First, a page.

by TRISTAN JUSTICE
Americans are constitutionally entitled to a trial by an impartial jury of their peers in criminal trials. But a new poll out Monday suggests former President Donald Trump can’t get a fair trial in Washington, D.C. in the case his 2024 rival’s Justice Department is pursuing against him over his objections to the last presidential election.
According to an Emerson College survey, a majority of Washington D.C. residents, 64 percent, said they would vote in favor of a conviction over the former president’s objections to the 2020 election results. Only 8 percent said they would find Trump innocent, and another 28 percent were unsure.
District residents were also divided on their desire to serve on the jury. More than half, 55 percent, said they would want to sit on the trial jury while 45 percent reported they would not.
Emerson College Polling Executive Director Spencer Kimball said the survey results showed “those who are more impartial about the trial are less likely to want to serve on the jury.”
“Those who want to serve find Trump guilty rather than innocent 68% to 9% with 23% unsure, while those who don’t want to serve think Trump is guilty 60% to 6%, with 34% unsure,” Kimball said.
The former president cited D.C.’s far-left voting record last month as a reason to move the trial, which pertains to the events of Jan. 6, 2021, out of the Beltway bubble. The district overwhelmingly voted to deliver its three electoral votes to President Joe Biden in the last election, 92 to 5 percent.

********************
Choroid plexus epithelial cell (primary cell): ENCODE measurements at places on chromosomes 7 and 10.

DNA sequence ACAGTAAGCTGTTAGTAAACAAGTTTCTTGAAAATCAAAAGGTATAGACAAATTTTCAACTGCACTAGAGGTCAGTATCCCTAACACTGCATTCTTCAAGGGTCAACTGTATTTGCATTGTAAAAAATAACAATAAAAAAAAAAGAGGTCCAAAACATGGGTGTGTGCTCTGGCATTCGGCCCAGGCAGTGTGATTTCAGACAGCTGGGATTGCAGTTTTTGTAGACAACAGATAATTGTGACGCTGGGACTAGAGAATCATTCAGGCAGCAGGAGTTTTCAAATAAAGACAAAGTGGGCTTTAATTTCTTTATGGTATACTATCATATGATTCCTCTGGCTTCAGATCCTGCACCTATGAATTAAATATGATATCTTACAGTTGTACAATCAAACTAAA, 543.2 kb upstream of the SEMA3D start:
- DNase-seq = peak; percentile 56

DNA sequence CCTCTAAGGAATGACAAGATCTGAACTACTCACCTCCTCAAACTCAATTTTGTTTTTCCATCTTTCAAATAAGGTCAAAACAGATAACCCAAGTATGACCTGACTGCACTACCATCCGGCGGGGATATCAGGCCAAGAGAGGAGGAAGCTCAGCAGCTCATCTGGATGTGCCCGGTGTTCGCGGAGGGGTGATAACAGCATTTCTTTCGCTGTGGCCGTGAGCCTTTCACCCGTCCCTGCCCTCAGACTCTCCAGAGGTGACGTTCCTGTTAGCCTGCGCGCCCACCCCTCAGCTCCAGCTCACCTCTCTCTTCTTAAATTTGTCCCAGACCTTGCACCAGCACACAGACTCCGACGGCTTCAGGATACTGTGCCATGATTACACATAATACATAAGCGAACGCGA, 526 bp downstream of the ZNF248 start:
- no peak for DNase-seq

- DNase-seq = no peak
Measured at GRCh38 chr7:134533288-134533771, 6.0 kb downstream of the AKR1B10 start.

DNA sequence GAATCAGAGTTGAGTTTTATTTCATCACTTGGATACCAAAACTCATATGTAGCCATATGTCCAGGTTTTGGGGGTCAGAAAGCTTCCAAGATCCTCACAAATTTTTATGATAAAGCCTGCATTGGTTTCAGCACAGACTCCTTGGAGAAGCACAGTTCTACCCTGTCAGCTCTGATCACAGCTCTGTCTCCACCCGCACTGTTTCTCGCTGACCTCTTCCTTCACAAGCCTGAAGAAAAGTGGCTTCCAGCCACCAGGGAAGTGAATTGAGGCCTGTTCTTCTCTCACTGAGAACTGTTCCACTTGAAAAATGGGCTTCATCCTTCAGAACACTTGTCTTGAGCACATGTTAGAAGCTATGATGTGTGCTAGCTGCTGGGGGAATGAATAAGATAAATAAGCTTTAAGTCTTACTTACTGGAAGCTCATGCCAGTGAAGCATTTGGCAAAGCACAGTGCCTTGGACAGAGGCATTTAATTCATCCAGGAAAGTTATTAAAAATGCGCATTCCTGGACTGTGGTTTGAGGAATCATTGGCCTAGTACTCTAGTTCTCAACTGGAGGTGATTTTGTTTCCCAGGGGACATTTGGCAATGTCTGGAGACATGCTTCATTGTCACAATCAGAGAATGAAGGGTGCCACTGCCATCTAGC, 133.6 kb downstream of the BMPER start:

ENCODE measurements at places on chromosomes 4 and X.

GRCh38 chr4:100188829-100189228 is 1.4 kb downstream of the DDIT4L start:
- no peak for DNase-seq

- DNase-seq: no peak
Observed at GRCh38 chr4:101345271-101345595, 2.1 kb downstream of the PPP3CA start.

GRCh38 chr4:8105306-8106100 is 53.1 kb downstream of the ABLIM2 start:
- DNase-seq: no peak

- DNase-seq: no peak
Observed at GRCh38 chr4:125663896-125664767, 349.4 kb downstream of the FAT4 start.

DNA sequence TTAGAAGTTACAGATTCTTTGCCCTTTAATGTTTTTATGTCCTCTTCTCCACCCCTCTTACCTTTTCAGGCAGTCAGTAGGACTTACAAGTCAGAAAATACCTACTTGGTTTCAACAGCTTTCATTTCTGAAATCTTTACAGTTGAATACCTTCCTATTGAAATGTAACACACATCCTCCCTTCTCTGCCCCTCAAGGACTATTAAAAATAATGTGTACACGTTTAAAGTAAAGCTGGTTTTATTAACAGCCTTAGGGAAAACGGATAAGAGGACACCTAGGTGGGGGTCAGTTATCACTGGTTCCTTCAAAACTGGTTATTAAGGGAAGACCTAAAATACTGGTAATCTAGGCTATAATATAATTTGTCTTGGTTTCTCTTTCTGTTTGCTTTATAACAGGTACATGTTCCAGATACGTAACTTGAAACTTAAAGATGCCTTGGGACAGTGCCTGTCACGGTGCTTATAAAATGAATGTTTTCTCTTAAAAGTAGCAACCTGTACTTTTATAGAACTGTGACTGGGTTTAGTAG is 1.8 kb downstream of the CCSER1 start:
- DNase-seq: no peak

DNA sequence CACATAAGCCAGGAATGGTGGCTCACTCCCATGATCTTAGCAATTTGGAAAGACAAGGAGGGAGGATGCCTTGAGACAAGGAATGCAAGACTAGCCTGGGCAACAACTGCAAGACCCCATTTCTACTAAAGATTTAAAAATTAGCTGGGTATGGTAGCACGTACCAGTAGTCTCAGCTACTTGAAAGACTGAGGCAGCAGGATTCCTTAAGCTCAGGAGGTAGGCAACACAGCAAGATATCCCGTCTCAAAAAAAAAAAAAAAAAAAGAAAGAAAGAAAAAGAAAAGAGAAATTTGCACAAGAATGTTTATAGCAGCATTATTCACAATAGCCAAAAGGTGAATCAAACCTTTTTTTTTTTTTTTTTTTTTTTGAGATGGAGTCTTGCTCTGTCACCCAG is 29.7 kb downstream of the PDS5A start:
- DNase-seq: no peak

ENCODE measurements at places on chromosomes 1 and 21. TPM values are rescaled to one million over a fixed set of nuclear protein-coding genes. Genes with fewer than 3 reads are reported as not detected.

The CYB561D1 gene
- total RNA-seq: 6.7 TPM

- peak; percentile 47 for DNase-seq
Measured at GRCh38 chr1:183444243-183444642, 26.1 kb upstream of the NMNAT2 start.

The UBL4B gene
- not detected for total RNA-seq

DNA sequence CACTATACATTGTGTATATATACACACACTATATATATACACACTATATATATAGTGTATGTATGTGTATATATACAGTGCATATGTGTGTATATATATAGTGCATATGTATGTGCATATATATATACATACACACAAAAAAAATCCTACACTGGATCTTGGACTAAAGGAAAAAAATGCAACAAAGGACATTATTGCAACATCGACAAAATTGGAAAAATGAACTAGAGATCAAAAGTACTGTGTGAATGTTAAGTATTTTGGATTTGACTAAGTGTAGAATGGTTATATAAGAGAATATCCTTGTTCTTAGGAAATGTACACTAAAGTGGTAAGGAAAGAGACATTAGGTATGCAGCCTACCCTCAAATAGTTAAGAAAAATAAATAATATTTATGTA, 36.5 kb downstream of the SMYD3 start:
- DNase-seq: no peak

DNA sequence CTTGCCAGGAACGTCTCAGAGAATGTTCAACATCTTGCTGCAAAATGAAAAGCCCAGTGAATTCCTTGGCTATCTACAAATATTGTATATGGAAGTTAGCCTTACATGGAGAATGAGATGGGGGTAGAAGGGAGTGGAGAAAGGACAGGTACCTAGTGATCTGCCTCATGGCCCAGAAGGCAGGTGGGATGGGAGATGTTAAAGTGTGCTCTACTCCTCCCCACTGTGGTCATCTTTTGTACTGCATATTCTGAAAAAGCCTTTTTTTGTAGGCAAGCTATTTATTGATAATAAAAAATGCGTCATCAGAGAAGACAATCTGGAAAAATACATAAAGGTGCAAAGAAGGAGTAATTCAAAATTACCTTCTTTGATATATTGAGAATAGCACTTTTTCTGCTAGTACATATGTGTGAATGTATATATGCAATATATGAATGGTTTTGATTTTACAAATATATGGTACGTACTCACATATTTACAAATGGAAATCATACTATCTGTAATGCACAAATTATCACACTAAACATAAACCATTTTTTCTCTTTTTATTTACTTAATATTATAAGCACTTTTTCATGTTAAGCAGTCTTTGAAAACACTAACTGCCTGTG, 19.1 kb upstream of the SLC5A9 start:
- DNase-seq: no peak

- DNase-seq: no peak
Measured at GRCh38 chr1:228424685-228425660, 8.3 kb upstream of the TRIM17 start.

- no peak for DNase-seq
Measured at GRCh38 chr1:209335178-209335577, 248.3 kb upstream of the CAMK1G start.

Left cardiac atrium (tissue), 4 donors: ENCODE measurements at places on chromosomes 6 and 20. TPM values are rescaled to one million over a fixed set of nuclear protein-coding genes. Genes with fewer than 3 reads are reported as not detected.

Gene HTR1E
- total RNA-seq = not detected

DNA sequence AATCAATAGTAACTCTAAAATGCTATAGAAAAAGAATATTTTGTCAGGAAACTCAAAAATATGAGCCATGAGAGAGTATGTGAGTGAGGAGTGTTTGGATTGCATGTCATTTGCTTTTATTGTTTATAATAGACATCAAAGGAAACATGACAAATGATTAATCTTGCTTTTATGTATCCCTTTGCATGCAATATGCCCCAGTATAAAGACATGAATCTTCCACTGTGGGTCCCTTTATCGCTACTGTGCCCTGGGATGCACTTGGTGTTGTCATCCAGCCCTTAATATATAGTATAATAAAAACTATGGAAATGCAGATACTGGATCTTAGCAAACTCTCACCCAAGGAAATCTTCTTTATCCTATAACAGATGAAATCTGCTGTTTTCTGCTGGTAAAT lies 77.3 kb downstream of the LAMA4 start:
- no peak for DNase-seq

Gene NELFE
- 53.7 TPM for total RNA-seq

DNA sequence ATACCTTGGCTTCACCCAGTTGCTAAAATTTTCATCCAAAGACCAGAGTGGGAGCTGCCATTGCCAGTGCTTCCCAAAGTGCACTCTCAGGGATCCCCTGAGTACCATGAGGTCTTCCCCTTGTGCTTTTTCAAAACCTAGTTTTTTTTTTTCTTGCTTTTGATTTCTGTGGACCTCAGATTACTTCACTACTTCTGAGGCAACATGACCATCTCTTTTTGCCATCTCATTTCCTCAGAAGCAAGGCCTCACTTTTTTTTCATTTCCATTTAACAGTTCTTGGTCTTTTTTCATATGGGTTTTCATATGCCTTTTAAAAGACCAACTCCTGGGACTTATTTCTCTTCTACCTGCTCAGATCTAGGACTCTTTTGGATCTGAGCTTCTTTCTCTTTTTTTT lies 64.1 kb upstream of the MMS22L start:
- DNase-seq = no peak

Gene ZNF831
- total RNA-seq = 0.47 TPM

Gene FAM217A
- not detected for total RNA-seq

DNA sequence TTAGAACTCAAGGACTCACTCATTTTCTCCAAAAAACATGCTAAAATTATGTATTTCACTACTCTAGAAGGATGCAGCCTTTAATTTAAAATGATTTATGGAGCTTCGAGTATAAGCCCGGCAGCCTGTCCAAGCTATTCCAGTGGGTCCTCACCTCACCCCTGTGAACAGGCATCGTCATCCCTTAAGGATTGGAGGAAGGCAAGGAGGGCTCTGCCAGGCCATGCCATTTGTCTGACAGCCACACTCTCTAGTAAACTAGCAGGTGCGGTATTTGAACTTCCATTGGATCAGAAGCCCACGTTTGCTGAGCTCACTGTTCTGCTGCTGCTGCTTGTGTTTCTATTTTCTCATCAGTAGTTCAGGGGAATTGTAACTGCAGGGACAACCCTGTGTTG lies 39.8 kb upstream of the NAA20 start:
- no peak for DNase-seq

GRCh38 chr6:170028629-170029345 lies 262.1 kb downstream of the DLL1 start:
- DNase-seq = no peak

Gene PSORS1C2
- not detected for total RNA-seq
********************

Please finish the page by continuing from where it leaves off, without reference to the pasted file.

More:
The federal judge overseeing the case, however, has a record of bias that only casts further doubt on the former president’s prospects of a fair trial — and she is unlikely to approve the defendant’s request that she recuse herself.
U.S. District Court Judge Tanya Chutkan is an Obama appointee who developed a reputation in recent years as a “tough punisher of Capitol rioters,” according to the Associated Press. Chutkan repeatedly denied requests to move Jan. 6 riot cases outside of D.C. and handed down severe sentences to 38 defendants.
“Other judges typically have handed down sentences that are more lenient than those requested by prosecutors,” the AP reported. “Chutkan, however, has matched or exceeded prosecutors’ recommendations in 19 of her 38 sentences. In four of those cases, prosecutors weren’t seeking any jail time at all.”